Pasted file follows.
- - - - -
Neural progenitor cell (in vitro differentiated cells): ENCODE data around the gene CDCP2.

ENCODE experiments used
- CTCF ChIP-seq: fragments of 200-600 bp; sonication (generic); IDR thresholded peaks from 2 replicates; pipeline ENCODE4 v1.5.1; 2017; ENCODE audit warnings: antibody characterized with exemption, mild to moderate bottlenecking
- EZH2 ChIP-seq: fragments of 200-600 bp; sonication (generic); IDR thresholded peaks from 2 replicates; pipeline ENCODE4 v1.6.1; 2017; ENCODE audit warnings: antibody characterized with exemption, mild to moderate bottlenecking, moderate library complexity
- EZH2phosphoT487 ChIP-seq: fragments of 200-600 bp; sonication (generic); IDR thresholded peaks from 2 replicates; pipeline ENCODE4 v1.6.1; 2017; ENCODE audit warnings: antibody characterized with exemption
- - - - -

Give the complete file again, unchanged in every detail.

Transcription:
Neural progenitor cell (in vitro differentiated cells): ENCODE data around the gene CDCP2.

ENCODE experiments used
- CTCF ChIP-seq: fragments of 200-600 bp; sonication (generic); IDR thresholded peaks from 2 replicates; pipeline ENCODE4 v1.5.1; 2017; ENCODE audit warnings: antibody characterized with exemption, mild to moderate bottlenecking
- EZH2 ChIP-seq: fragments of 200-600 bp; sonication (generic); IDR thresholded peaks from 2 replicates; pipeline ENCODE4 v1.6.1; 2017; ENCODE audit warnings: antibody characterized with exemption, mild to moderate bottlenecking, moderate library complexity
- EZH2phosphoT487 ChIP-seq: fragments of 200-600 bp; sonication (generic); IDR thresholded peaks from 2 replicates; pipeline ENCODE4 v1.6.1; 2017; ENCODE audit warnings: antibody characterized with exemption